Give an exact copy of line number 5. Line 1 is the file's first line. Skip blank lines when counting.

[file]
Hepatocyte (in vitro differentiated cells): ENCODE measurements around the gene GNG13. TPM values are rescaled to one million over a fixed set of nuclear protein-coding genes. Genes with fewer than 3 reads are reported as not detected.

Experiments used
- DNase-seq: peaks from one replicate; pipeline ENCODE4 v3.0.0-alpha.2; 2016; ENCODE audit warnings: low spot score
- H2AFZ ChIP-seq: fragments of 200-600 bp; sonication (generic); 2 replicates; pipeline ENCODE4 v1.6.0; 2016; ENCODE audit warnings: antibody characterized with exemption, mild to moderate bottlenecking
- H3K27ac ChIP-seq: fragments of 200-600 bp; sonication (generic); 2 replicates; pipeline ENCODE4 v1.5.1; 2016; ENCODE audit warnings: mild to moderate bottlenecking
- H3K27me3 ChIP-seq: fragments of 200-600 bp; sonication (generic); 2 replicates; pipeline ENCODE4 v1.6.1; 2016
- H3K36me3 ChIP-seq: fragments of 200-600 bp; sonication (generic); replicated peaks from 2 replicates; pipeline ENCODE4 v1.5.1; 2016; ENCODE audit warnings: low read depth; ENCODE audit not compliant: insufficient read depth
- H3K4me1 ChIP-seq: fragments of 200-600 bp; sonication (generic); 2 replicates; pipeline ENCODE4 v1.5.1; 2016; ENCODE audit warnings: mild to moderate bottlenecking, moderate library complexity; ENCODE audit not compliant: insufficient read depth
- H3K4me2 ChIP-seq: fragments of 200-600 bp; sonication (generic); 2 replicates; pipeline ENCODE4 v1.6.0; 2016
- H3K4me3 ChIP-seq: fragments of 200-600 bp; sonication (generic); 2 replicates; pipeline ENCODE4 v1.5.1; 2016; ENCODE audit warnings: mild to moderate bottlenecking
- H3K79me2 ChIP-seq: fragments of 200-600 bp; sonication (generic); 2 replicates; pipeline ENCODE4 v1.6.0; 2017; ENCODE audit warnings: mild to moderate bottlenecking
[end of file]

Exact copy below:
- H3K27ac ChIP-seq: fragments of 200-600 bp; sonication (generic); 2 replicates; pipeline ENCODE4 v1.5.1; 2016; ENCODE audit warnings: mild to moderate bottlenecking